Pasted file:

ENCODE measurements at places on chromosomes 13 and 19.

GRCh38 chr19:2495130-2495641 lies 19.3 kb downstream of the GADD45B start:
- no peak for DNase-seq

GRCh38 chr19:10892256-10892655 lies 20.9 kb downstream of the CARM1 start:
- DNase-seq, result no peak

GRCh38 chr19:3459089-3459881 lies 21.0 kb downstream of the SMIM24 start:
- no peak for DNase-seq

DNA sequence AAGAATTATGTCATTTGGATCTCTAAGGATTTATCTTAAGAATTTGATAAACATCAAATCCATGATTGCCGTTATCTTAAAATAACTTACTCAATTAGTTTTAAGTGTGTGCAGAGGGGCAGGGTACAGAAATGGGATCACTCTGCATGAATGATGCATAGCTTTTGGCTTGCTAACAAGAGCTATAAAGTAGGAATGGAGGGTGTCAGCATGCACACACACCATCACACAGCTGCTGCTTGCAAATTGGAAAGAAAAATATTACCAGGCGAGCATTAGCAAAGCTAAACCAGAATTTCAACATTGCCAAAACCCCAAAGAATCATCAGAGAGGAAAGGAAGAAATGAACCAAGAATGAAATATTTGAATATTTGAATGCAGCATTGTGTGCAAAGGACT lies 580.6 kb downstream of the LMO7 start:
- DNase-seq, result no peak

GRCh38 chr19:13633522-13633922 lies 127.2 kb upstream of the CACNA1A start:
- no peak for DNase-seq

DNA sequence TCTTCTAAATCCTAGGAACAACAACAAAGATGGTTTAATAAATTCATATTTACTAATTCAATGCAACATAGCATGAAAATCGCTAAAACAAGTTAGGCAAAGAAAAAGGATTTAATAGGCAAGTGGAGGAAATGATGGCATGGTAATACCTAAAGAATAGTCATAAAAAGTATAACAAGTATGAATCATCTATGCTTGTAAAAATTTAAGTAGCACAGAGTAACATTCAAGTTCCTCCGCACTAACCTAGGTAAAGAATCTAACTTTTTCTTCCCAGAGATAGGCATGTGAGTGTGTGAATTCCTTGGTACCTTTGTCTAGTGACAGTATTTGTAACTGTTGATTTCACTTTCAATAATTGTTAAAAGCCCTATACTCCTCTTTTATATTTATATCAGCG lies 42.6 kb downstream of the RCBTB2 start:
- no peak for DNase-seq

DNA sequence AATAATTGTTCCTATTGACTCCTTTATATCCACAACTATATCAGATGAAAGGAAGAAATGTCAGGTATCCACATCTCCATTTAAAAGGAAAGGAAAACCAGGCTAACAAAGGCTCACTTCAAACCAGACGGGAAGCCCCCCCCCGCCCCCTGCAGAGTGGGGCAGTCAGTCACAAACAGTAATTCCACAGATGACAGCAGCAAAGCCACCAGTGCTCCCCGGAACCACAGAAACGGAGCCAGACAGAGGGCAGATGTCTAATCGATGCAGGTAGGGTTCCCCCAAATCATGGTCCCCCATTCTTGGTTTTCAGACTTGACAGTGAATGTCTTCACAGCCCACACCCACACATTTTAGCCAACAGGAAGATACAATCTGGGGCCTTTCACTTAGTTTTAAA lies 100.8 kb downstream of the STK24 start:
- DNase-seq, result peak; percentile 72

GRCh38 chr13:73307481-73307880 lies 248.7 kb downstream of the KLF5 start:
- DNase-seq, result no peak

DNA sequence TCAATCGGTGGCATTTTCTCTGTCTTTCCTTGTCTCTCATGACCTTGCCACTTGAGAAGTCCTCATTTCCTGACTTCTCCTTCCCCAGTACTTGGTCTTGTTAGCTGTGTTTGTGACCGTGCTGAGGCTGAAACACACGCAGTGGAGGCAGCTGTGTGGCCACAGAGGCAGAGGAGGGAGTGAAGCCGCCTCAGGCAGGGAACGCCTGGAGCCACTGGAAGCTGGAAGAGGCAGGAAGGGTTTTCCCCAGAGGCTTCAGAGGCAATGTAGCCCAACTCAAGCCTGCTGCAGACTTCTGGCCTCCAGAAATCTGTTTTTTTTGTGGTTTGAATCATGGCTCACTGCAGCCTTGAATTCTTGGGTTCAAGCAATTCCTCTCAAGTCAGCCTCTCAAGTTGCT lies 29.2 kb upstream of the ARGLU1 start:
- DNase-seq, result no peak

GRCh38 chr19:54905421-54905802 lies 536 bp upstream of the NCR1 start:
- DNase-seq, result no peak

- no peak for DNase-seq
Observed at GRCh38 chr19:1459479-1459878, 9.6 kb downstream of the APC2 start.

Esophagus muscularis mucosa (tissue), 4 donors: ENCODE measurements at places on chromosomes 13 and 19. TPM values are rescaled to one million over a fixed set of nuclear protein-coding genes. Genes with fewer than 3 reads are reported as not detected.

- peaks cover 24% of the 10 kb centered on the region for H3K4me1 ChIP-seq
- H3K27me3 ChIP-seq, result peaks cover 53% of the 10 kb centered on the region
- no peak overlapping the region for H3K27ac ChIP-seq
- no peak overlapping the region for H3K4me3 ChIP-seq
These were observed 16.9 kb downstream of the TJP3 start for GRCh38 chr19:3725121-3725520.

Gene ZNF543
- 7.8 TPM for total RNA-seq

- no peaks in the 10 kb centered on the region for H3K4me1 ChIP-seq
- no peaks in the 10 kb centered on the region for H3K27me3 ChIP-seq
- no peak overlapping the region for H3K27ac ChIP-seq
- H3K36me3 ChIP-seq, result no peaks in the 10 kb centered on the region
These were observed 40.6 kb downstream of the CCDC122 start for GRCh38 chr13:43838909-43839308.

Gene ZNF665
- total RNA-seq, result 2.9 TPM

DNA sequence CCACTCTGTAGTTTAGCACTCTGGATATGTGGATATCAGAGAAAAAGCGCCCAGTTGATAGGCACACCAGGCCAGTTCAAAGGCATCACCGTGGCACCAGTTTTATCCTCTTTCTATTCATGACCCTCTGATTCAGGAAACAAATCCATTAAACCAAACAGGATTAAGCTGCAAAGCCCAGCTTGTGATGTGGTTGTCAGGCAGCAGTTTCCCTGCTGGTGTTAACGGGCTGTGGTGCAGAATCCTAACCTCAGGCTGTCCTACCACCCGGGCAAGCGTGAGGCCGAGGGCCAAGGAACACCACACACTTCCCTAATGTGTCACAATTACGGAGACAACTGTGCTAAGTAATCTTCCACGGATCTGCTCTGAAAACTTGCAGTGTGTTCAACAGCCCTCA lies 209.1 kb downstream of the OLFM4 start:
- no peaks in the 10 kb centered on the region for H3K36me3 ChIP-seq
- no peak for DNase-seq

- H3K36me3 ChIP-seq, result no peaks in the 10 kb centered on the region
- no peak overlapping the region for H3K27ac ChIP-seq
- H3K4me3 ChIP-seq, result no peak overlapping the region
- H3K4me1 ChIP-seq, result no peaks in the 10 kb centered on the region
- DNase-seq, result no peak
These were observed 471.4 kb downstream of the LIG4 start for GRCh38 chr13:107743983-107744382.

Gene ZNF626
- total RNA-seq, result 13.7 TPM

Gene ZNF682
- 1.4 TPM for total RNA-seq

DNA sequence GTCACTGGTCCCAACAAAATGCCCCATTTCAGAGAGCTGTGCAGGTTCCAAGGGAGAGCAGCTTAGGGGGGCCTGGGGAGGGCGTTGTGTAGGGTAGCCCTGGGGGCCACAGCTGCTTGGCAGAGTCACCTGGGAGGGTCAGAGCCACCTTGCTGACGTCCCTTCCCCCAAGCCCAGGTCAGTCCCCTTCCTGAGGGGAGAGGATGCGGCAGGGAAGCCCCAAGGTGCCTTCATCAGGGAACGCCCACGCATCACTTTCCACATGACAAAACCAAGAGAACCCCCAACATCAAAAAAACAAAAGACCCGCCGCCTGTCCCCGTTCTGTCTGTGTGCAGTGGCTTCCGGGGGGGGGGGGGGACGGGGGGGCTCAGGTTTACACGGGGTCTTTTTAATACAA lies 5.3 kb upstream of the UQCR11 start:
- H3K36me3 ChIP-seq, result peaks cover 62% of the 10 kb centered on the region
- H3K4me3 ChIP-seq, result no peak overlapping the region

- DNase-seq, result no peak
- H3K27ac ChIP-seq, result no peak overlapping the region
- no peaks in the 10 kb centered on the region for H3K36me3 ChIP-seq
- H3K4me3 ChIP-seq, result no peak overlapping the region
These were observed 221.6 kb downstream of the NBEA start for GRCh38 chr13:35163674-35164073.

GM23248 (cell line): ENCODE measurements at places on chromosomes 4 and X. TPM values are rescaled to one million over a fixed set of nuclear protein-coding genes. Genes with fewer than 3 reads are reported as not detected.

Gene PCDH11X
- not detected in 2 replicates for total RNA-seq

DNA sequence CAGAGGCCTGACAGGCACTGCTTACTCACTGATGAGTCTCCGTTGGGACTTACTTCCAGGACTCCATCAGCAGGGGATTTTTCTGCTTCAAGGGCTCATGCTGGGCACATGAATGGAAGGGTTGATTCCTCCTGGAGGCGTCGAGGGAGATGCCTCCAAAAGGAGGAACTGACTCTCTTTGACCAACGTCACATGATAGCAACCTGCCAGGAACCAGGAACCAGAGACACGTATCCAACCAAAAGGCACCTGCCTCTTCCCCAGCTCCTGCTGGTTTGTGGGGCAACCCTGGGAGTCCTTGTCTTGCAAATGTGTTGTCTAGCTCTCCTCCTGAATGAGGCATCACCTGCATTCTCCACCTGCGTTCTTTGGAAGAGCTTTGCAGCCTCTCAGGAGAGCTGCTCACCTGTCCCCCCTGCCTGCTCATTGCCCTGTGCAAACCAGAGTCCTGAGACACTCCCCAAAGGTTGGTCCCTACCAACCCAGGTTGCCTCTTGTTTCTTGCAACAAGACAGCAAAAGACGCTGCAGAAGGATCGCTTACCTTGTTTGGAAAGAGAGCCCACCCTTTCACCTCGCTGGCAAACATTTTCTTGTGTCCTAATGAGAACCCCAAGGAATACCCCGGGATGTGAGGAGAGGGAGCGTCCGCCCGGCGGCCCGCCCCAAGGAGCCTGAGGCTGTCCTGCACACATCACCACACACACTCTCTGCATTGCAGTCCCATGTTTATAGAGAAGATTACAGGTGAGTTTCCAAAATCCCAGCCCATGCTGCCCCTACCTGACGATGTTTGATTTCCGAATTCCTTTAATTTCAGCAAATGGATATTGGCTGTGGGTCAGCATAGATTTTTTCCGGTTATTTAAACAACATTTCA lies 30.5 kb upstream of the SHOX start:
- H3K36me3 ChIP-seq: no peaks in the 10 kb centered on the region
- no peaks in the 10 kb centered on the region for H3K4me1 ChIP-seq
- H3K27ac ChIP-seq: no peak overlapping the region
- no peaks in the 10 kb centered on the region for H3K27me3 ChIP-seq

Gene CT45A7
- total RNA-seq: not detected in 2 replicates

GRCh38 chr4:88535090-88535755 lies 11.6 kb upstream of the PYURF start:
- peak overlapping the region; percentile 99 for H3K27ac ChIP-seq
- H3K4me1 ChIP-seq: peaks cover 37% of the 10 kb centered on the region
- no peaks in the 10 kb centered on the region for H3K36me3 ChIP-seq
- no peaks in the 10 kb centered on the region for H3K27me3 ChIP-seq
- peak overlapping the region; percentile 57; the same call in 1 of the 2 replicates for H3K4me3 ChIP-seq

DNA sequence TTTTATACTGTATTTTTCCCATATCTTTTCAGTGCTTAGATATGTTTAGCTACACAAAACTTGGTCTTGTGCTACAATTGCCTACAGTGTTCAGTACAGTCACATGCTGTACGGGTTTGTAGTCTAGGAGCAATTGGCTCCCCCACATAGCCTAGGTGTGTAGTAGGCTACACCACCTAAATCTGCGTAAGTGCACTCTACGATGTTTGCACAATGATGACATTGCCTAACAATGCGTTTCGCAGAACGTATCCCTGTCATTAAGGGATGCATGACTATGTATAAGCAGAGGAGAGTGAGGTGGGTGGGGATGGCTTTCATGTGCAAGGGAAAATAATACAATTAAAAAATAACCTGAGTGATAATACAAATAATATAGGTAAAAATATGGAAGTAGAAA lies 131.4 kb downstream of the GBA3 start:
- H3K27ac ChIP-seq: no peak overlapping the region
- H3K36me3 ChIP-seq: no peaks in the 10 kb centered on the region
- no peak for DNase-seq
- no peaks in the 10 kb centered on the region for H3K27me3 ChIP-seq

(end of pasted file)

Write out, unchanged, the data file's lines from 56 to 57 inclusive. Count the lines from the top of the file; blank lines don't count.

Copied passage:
- H3K27ac ChIP-seq, result no peak overlapping the region
- no peaks in the 10 kb centered on the region for H3K36me3 ChIP-seq